Josh Ritter’s Hungry
With ambition, for songs, and quietly at the Moody Saturday
By William Harries Graham,
4:35PM, Fri. Jan. 17, 2014
We caught up with Josh Ritter by phone in upstate New York as the renowned Idaho songsmith prepped his current tour. Saturday’s load-in at the Moody Theater with opener Gregory Alan Isakov is the third stop on the trek. Pitching it as an acoustic tour, Ritter says, “It’s just as exciting to play rock & roll quietly. It’s an amazing feeling.”
Austin Chronicle: Acoustic tour?
Josh Ritter: I’m bringing a few guys with me. The music is much quieter. I feel like things have been building and building and getting louder for a while. I started out solo and there’s something really fantastic about playing quietly. Volume can start to be a crutch and you start thinking you’re not reaching people if you’re not loud enough. Sometimes you just have to bite the bullet and turn everything down.
AC: Gregory Alan Isakov’s opening?
JR: I’m a fan of his. And I always want the show to be interesting, new, fun. I want to make people feel that when they come to a show they’re going to get a full night of music.
AC: Set lists or feeling out the audience?
JR: It’s a combination. I believe that a show’s like a story or a narrative. There should be some ups and downs. It’s like a bird flying from fence post to fence post, but in the middle anything can happen. That’s where the great stuff usually is.
AC: Difference between writing songs and a book like your Bright’s Passage?
JR: Writing like that is similar. The pros of writing a book are really packing in a lot of stuff and putting a lot of time and work into it. I’d write some 2,000 words a day, but with songs it’s such an intricate little process. It’s like writing on a grain of rice, yet as time goes by you start to realize that they’re exactly the same. It’s putting one word that feels perfect in front of another word that feels perfect. Books, songs – it’s exactly the same.
AC: Influence of travel?
JR: I seem to gravitate toward open spaces. Having grown up in Idaho and touring around the world, I found that the places that really felt like home were those big open spots. That’s why Texas is Texas and Idaho is Idaho: it’s that big open sky with barns and farm houses.
AC: Audiences: UK vs. U.S.?
JR: On a good night every place should feel the same whether your’re playing to 20 people or 100. If you’re really going for it and being brave with your choices, it will come across and there will be a kind of human element. There will be a feeling that the room is the same wherever you are in the world. It really is a remarkable feeling, and it’s one of those feelings that you really start to live for.
AC: Musical influences?
JR: Two things that really move me are: I’m a hungry guy and I really need that feeling that I’m working on songs that matter. I write songs that I want to play. I’m a performer and ambition keeps me going in that way. I have the best job in the world. I follow my interests wherever they go. That freedom is exciting and I would never want to lose that.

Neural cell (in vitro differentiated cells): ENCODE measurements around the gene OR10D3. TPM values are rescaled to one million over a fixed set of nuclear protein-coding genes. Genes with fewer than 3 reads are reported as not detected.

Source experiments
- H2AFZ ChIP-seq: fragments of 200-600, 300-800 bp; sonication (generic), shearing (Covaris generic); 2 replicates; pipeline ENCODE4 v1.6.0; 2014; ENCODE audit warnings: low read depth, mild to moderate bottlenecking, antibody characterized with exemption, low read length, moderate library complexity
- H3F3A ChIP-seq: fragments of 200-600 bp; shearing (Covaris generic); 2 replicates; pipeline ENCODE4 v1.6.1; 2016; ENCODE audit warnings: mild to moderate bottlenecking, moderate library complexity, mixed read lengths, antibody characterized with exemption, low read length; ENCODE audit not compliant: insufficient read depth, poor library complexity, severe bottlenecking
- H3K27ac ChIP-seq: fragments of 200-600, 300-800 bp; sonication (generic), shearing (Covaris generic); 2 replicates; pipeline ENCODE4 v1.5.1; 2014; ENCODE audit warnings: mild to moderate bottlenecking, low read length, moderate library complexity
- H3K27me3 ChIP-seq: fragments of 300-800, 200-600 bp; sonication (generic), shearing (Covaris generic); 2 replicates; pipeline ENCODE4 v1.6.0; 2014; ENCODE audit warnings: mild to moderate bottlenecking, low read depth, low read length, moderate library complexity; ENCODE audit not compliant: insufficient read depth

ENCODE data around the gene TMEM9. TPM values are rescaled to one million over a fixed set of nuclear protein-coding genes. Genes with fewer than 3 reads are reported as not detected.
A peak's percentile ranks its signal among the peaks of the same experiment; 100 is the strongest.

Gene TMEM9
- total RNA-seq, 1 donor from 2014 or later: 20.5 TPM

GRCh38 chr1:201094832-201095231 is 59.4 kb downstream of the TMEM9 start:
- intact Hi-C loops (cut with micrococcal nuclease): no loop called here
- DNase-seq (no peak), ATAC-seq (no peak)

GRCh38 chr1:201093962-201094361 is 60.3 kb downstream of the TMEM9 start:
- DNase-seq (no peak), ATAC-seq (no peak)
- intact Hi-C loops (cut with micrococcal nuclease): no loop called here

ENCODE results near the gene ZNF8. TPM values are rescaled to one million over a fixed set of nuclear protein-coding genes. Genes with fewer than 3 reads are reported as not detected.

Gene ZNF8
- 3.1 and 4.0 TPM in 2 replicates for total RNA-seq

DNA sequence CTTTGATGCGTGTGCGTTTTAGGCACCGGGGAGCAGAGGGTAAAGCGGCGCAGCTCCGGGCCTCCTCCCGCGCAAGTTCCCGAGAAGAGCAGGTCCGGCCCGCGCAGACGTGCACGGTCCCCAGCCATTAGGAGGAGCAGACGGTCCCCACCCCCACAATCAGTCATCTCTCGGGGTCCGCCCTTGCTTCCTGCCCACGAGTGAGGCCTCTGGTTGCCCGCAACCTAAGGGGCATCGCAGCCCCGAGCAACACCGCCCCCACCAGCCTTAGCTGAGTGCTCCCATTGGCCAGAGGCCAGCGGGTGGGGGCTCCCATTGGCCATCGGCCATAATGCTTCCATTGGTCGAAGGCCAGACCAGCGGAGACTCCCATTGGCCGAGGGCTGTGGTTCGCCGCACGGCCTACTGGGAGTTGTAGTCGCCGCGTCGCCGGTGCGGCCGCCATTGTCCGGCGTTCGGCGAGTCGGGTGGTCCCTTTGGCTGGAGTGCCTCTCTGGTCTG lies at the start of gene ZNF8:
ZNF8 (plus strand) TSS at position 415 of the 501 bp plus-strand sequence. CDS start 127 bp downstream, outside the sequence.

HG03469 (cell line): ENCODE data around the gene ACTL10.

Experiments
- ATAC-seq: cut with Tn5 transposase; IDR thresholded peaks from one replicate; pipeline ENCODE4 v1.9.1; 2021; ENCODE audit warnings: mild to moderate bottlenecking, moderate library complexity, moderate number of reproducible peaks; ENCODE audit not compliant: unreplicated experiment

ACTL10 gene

AC: Early song where you knew you were onto something?
JR: I always felt like I knew the language of songwriting, kind of like how people know the game of baseball. And I felt like I had to prove in my own mind that I was good at this thing. There are times when you’re lucky and you write better than you can, and for me that was after a show in West Virginia when I wrote “Monster Ballad” and “Girl in the War.” That was the moment where I thought, “This is what I’m living for.”
AC: Favorite artists?
JR: The biggest musicians in my orbit were ones that were already legends: Bob Dylan, Janis Joplin, Johnny Cash, Hank Williams. Those were the ones that really gave me the spark.
AC: Big break?
JR: It’s kind of like someone pitches you a slow ball, you get a hold of it, and it goes. It’s the combination of you and someone else doing you a favor, like when Joan Baez took me out on tour when I was just getting started. I will never forget going around the world with her. And going over to Ireland with Glen Hansard. That what a big break. I was always playing and it was always like someone giving you something, and then you getting it and making something out of it.
AC: Music genre?
JR: I’m not one of those guys who says he can’t be pigeonholed, because you can pigeonhole anything. I long to be pigeonholed in some things. I feel like that stuff is just a good way to find out about music, but when people ask I say, “I play rock & roll with lots of words.”
AC: Leisure time?
JR: I just bought this ancient 18th century little house in the woods. It was really romantic when I got it, but now it’s a boutique of wonder. I’m learning how to take care of a really old house. And I have a 1-year-old daughter. Those two things are consuming a lot of time in my life, but the great thing is that I’m learning so much. If you’re learning something, it’s going to help your writing no matter what. Nothing is ever what you think it’s going to be. And it all adds up to something that turns into music at the end, whether it’s long distance running or learning how to cook.
JR: Everyone around me comfortable and the permission to go crazy once in a while.
JR: Keep on going no matter what happens.
AC: Advice to musicians?
JR: Pay attention to the music. If you’re making art with your heart on your sleeve and you’re not afraid to fail, then the things that you need to keep on doing that will find you.